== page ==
The US government has extended sanctions against Sudan for another year, saying that Khartoum’s policies remained an “extraordinary threat” to its national security, the AFP news agency reports.
“The actions and policies of the government of Sudan continue to pose an unusual and extraordinary threat to the national security and foreign policy of the United States,” President Barack Obama said in a statement.
Sudan has been subject to a US trade embargo since 1997 for its alleged support of terror groups.
The former head of the jihadist group Al Qaeda, Osama bin Laden was based in Khartoum between 1992 and 1996.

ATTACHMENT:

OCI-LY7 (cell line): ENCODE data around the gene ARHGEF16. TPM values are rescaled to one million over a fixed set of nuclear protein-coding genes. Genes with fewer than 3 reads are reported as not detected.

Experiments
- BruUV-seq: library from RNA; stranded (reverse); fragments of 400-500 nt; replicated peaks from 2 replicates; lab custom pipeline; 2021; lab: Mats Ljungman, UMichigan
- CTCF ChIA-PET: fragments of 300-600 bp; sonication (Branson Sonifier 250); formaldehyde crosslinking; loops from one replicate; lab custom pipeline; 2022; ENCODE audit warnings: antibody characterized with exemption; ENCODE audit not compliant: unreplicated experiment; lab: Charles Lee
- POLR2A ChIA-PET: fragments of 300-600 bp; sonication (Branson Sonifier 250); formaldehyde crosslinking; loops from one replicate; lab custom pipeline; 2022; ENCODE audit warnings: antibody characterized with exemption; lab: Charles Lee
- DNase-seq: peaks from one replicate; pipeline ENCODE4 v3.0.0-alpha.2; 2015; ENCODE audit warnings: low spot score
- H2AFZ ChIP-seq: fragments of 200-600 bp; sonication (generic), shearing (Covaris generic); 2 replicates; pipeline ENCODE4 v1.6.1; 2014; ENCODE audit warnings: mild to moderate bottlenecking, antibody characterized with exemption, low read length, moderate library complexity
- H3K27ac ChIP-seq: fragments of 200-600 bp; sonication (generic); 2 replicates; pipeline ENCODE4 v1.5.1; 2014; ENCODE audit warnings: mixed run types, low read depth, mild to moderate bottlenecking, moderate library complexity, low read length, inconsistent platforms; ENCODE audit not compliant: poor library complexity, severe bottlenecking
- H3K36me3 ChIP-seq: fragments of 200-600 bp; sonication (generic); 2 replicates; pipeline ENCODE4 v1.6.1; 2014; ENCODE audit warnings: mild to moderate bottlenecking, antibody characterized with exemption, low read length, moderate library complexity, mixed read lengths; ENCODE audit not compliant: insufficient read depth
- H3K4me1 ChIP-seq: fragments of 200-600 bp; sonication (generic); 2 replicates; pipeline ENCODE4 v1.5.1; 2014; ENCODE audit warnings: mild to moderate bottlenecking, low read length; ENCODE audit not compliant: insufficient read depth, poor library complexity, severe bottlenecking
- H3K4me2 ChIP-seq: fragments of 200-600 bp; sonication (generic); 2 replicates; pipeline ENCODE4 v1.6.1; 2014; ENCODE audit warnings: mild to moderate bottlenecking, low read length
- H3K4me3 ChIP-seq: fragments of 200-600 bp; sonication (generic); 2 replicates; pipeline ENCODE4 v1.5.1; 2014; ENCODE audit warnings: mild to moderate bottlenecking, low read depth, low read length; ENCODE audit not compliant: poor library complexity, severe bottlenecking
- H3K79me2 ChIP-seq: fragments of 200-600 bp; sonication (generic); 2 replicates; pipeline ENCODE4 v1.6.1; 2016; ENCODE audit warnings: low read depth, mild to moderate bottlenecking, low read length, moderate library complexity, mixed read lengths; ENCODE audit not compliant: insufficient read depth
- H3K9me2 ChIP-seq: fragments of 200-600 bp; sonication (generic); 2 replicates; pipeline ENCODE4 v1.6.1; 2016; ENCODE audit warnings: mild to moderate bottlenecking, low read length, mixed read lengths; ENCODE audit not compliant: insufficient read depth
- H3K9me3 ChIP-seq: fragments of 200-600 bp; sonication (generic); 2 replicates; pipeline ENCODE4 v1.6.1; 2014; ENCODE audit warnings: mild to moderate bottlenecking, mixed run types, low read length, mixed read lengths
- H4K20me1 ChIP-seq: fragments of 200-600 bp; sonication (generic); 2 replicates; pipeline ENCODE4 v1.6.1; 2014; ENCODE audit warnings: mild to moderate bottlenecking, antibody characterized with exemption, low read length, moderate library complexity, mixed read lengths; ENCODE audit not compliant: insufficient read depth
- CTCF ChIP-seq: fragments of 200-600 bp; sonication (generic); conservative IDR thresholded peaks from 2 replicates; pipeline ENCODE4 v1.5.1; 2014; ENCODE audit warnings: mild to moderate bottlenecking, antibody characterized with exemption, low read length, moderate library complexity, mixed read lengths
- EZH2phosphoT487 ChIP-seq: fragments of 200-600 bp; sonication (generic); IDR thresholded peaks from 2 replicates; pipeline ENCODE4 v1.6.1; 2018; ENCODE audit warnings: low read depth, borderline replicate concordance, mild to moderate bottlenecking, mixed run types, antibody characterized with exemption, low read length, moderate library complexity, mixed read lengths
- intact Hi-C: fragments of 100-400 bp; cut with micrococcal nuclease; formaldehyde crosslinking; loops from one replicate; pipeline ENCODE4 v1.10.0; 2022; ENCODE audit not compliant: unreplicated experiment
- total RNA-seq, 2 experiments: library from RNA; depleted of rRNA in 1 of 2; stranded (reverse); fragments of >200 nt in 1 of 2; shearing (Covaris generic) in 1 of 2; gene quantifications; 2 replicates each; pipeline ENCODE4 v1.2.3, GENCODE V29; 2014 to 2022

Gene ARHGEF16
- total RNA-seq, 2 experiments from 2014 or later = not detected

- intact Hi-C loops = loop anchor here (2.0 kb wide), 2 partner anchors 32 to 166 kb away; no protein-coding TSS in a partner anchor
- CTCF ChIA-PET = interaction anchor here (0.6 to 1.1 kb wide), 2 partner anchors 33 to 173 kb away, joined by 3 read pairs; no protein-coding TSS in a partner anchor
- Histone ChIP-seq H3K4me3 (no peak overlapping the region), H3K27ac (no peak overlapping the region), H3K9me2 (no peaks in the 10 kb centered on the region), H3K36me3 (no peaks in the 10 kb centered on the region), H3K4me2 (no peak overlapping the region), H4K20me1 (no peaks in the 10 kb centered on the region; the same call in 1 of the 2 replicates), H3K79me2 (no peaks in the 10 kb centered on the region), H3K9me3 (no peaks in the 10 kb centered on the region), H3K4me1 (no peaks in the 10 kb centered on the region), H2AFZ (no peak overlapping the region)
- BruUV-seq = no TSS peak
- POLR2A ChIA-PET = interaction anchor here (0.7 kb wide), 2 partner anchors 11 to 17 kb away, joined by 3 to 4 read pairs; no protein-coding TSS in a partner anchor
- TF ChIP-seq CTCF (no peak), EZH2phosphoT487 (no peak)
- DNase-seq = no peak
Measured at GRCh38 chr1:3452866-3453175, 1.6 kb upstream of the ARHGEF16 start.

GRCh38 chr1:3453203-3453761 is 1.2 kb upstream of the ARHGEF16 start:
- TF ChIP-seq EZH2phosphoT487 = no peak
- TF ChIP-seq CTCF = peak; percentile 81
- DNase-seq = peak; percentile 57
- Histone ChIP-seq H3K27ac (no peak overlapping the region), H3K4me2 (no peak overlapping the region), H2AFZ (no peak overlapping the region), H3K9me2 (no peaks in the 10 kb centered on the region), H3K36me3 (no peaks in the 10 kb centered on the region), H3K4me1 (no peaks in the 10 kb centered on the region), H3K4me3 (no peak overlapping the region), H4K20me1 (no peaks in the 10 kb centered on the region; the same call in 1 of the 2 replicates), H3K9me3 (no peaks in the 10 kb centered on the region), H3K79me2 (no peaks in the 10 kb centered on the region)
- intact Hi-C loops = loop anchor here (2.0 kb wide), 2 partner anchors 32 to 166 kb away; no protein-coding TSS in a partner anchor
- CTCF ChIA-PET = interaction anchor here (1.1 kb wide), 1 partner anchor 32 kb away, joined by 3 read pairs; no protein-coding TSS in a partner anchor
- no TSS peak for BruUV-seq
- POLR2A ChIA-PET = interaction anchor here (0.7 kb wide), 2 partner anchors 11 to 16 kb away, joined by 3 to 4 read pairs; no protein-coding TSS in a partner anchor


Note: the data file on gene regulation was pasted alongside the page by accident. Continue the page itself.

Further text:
The US also denounced the tactics of the Sudanese government in its conflict with rebel minorities in the western region of Darfur.
The extension of the sanctions has surprised diplomats in Khartoum who were expecting a softening of the US position, following regular visits made by the US envoy to Sudan, Donald Booth.
The Embassy of the United States in Khartoum, however, said in a statement that the extension “does not prejudge the possibility for the President to decide on a lifting of sanctions at any time in the future,” and added that “Washington wants to continue its dialogue with Khartoum.”
The conflict in Darfur remains a sensitive issue in relations between the US and Sudan.
In September 2015, the United States refused to grant a visa to Sudanese President Omar al-Bashir to attend the United Nations General Assembly in New York because of the arrest warrant issued against him by the International Criminal Court (ICC).